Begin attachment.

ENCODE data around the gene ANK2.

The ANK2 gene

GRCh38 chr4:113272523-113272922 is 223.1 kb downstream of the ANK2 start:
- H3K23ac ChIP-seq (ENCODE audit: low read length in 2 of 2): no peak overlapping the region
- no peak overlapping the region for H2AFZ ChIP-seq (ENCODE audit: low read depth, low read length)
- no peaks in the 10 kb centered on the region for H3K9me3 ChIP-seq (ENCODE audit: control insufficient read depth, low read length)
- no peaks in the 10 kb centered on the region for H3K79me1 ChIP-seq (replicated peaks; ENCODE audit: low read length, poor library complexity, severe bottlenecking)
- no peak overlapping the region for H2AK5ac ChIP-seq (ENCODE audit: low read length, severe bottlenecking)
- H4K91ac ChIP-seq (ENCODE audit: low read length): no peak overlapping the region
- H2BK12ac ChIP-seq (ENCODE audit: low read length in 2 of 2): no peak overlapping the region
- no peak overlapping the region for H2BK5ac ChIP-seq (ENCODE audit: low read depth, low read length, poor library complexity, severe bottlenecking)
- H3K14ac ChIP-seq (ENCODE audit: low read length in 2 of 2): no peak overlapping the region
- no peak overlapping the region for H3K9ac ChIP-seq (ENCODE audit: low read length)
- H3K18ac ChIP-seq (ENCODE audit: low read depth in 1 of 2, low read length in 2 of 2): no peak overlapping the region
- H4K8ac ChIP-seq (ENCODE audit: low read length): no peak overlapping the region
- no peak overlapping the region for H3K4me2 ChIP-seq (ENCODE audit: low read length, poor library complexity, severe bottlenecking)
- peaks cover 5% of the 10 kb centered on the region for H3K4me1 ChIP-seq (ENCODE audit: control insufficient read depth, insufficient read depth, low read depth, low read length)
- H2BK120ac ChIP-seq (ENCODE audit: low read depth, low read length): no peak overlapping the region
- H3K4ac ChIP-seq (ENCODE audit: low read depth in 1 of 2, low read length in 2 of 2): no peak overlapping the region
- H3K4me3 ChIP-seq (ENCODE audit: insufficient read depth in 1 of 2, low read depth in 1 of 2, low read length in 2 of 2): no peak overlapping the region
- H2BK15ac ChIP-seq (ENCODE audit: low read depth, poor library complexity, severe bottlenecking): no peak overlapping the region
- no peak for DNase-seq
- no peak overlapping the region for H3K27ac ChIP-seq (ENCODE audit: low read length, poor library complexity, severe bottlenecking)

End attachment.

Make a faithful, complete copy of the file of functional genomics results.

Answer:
ENCODE data around the gene ANK2.

The ANK2 gene

GRCh38 chr4:113272523-113272922 is 223.1 kb downstream of the ANK2 start:
- H3K23ac ChIP-seq (ENCODE audit: low read length in 2 of 2): no peak overlapping the region
- no peak overlapping the region for H2AFZ ChIP-seq (ENCODE audit: low read depth, low read length)
- no peaks in the 10 kb centered on the region for H3K9me3 ChIP-seq (ENCODE audit: control insufficient read depth, low read length)
- no peaks in the 10 kb centered on the region for H3K79me1 ChIP-seq (replicated peaks; ENCODE audit: low read length, poor library complexity, severe bottlenecking)
- no peak overlapping the region for H2AK5ac ChIP-seq (ENCODE audit: low read length, severe bottlenecking)
- H4K91ac ChIP-seq (ENCODE audit: low read length): no peak overlapping the region
- H2BK12ac ChIP-seq (ENCODE audit: low read length in 2 of 2): no peak overlapping the region
- no peak overlapping the region for H2BK5ac ChIP-seq (ENCODE audit: low read depth, low read length, poor library complexity, severe bottlenecking)
- H3K14ac ChIP-seq (ENCODE audit: low read length in 2 of 2): no peak overlapping the region
- no peak overlapping the region for H3K9ac ChIP-seq (ENCODE audit: low read length)
- H3K18ac ChIP-seq (ENCODE audit: low read depth in 1 of 2, low read length in 2 of 2): no peak overlapping the region
- H4K8ac ChIP-seq (ENCODE audit: low read length): no peak overlapping the region
- no peak overlapping the region for H3K4me2 ChIP-seq (ENCODE audit: low read length, poor library complexity, severe bottlenecking)
- peaks cover 5% of the 10 kb centered on the region for H3K4me1 ChIP-seq (ENCODE audit: control insufficient read depth, insufficient read depth, low read depth, low read length)
- H2BK120ac ChIP-seq (ENCODE audit: low read depth, low read length): no peak overlapping the region
- H3K4ac ChIP-seq (ENCODE audit: low read depth in 1 of 2, low read length in 2 of 2): no peak overlapping the region
- H3K4me3 ChIP-seq (ENCODE audit: insufficient read depth in 1 of 2, low read depth in 1 of 2, low read length in 2 of 2): no peak overlapping the region
- H2BK15ac ChIP-seq (ENCODE audit: low read depth, poor library complexity, severe bottlenecking): no peak overlapping the region
- no peak for DNase-seq
- no peak overlapping the region for H3K27ac ChIP-seq (ENCODE audit: low read length, poor library complexity, severe bottlenecking)